The map above shows just several ensemble (computer runs with slightly different initial conditions) iterations and most are wet into late October.

What about El Nino?  It is S L O W L Y developing or so it would appear.  Temperatures off the southern part of Australia (southern hemisphere) continue to cool and is increasing the ocean thermal circulations which is helping this warm event (El Nino) develop.

NOTE:  A prolonged period of negative values indicates an El Nino. 

I'll hopefully find some time to post again in a week.  Remember to share the link for this blog (if you find it useful anyway).   The link is:  swkswx.blogspot.com

Thursday, September 4, 2014

Update - September 4, 2014

Did you notice the change to the blog page name?  This is no longer a "Spring and Summer Outlook" as I've been summarizing what has happened, what is occurring and what is in store.  Please share the link swkswx.blogspot.com.  It does take time to put this together and I'm not entirely sure it's worth my time.  The thoughts are mine and not thoughts of my employer.  If you want "official" outlooks, go to the Climate Prediction Center

Also, please visit the previous post if you have not already done so by clicking here.

I'll start this post by showing the precipitation that fell during the previous 7 days (actually from 8/27 through 9/2).

As has been typical for a while, some areas got excessive rainfall while others missed out on getting good rains.

An update to the current drought...

Looking at the precipitation deficit/surplus at the Dodge City airport...we are doing pretty good for this Wateryear (2014 which started Oct 1, 2013).  But the longer term going back to October 1, 2010 is not as rosy but continues to improve.

The satellite image from 9/3 shows several interesting and big "play makers".

First there is that low up across western Montana.  The associated jet stream is taking quite a dip into the northwest part of the country.  This will ultimately deliver some rather chilly air into the Conus, including southwest Kansas.  Low temperatures this week will fall well into the 40s across the northern plains and even well into the 50s across Kansas.  This will further delay the maturing sorghum and corn.  This HAS to be of concern, right?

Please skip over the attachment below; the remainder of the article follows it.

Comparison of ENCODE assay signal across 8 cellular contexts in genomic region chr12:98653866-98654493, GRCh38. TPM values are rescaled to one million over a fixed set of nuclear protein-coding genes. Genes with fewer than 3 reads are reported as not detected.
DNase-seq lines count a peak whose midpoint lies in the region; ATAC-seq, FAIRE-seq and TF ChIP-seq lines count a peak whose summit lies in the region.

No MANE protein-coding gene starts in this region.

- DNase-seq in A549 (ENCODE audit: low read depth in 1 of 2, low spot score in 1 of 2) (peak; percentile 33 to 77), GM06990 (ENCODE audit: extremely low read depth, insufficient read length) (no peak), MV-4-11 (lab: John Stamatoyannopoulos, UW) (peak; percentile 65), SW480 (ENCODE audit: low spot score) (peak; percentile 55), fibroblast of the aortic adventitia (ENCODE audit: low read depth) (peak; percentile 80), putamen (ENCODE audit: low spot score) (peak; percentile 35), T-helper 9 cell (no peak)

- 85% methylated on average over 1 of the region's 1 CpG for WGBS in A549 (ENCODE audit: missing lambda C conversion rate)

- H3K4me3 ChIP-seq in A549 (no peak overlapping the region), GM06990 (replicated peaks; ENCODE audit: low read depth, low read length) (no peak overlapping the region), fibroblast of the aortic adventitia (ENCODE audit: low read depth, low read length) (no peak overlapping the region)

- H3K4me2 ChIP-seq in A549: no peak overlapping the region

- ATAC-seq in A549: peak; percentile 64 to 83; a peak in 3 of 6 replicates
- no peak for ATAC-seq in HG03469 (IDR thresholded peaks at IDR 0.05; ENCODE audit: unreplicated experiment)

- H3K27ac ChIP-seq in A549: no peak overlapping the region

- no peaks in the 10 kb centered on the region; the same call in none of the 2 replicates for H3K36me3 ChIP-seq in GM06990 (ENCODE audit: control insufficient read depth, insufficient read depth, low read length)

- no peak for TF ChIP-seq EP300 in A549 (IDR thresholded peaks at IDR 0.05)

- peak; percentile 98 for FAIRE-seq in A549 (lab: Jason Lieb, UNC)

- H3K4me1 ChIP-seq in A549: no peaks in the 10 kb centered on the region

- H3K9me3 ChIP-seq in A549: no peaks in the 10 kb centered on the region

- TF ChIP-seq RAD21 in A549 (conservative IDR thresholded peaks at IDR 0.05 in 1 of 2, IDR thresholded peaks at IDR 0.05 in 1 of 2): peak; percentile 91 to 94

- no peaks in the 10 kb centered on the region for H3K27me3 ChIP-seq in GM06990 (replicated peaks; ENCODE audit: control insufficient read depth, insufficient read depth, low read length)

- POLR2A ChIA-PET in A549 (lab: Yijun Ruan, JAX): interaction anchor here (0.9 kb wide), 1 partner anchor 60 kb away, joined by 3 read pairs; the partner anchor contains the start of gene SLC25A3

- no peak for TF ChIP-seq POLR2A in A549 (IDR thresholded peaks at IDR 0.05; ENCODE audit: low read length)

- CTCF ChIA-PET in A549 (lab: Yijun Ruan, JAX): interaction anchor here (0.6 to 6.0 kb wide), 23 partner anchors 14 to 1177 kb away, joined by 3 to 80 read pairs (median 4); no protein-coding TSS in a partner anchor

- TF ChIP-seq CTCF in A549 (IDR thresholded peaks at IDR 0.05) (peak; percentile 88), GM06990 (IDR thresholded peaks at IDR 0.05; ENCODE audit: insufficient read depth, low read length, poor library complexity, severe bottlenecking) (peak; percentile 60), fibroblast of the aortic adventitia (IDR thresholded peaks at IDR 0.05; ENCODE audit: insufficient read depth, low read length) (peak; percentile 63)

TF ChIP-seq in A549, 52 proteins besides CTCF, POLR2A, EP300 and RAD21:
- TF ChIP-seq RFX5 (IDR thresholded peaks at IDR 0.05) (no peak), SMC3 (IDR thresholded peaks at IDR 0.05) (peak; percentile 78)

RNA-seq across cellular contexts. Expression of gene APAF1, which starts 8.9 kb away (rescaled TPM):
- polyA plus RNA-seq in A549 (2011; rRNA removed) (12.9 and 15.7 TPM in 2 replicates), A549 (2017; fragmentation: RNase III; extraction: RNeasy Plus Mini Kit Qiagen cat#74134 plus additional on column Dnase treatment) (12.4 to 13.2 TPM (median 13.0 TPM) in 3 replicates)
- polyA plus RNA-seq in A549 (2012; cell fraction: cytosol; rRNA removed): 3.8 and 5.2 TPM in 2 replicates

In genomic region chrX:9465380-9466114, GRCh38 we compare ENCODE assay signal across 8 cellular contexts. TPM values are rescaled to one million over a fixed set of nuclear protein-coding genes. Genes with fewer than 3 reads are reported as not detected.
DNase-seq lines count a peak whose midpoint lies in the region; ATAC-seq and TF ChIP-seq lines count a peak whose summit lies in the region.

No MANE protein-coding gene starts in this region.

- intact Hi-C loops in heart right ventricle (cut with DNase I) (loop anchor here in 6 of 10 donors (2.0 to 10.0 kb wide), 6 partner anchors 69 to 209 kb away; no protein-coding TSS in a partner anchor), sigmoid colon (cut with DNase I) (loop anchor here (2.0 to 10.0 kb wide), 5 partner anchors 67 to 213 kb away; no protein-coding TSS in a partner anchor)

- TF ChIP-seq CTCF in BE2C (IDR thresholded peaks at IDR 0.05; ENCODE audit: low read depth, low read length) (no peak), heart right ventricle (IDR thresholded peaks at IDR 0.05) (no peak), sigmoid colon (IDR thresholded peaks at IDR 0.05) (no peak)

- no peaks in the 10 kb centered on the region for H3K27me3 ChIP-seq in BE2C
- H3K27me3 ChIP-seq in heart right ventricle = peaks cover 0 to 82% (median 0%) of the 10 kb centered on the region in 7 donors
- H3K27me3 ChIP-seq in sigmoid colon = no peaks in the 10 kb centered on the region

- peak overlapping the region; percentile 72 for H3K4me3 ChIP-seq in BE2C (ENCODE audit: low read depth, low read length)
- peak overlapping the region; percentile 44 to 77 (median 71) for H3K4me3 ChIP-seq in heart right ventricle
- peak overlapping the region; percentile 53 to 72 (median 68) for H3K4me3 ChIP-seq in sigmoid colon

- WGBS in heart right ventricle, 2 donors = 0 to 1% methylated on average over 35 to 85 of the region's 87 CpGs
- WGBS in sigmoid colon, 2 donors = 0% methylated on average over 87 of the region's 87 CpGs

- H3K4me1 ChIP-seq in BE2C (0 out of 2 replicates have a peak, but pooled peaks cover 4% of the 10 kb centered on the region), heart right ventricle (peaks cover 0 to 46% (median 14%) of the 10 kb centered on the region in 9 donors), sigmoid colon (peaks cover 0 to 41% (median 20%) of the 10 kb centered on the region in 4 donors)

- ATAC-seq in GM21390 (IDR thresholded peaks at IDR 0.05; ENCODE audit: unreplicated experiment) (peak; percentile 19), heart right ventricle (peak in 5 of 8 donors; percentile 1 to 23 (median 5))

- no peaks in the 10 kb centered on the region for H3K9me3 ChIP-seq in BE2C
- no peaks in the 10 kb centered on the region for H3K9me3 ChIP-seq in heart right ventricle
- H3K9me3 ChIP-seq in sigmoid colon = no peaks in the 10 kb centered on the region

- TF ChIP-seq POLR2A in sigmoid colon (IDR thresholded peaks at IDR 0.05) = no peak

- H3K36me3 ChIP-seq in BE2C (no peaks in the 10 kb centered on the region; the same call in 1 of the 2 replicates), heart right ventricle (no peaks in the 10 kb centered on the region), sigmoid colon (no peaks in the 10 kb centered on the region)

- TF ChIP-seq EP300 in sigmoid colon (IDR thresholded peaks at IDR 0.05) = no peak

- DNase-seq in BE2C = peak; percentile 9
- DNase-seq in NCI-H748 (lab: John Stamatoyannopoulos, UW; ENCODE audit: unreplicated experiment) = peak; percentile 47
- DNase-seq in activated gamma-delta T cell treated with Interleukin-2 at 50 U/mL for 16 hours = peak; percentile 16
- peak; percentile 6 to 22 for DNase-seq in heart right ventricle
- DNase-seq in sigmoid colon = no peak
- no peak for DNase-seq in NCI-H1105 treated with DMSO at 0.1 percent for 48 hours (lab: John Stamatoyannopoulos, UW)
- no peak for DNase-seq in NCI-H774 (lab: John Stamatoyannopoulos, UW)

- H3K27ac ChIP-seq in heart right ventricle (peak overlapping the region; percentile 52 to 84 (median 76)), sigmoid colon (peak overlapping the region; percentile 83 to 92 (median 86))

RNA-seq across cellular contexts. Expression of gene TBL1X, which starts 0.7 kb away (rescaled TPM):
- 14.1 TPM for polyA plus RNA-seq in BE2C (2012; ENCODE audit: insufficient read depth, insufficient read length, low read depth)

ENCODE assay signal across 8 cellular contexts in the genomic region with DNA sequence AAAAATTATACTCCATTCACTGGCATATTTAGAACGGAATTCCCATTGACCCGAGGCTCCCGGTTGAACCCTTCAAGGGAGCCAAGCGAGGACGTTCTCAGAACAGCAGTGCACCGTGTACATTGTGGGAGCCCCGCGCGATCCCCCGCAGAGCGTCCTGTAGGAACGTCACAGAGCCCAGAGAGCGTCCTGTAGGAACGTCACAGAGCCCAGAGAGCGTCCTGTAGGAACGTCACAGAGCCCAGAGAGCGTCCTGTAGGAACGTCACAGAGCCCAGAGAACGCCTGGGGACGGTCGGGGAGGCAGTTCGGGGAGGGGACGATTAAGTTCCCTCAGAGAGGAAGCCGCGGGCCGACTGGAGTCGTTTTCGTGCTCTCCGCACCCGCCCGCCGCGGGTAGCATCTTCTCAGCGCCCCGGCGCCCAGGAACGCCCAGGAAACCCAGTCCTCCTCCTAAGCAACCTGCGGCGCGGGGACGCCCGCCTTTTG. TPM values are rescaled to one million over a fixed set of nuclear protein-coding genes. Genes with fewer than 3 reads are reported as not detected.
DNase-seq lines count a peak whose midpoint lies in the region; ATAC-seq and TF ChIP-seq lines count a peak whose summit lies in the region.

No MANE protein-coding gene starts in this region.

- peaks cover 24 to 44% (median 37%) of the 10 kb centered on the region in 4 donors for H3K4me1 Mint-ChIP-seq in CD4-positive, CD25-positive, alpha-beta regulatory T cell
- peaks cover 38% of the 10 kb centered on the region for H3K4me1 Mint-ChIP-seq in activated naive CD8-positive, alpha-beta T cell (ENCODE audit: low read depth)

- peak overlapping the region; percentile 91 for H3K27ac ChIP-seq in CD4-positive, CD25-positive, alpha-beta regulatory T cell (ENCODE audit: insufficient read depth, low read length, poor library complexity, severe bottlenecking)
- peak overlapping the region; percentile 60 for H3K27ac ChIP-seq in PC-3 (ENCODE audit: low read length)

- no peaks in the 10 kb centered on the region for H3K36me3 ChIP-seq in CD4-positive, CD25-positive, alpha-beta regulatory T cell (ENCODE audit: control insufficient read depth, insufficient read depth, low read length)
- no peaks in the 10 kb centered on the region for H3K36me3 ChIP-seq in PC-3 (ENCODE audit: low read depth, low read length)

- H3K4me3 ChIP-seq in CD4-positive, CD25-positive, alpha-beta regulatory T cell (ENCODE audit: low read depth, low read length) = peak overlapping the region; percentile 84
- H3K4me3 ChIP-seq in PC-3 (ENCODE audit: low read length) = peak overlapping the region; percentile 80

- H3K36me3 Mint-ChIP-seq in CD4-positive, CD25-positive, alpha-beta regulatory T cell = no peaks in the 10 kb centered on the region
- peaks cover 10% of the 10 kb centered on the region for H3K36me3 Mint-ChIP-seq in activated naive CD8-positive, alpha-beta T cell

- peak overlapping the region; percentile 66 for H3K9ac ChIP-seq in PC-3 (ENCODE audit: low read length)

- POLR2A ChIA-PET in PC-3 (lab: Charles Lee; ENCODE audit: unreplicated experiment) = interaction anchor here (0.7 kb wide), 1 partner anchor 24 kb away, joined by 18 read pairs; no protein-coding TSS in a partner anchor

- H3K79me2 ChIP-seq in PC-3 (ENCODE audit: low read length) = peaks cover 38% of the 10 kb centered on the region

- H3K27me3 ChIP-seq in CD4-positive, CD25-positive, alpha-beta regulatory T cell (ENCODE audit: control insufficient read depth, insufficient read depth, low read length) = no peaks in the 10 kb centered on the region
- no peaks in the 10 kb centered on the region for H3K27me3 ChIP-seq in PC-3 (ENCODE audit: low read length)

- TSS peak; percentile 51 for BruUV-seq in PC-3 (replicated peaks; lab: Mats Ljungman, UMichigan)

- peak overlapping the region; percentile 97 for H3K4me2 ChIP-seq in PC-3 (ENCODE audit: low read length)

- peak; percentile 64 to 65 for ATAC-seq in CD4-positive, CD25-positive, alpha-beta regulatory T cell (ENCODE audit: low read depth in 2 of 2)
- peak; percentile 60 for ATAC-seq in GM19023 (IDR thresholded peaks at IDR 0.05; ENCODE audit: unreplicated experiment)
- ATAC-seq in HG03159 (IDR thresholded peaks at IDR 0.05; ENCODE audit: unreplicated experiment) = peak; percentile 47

The other features that will impact Kansas is the X across Mexico (depicted in the above map) which will help deliver energy and moisture in the southwest U.S. and even into the panhandles of Texas and Oklahoma, which a glancing blow to southwest Kansas.  The other will be remnants of the hurricane  moving towards extreme southern California.  The result will be copious amounts of rainfall across the southwest deserts and into Texas and Oklahoma and eventually across the corn belt.  The following map is the 7 day estimate of potential rainfall courtesy of the Weather Prediction Center.
I will be doing a fall and winter outlook soon, at least by September 23-24.  In the meantime, there is still NO El Nino, but it is steadily looking like one will develop late this fall and winter.  That would have at least a bit of an impact on sensible weather.  More later....

The following map shows the Southern Oscillation Index - the trend strongly in the negative for an extended period indicates an El Nino.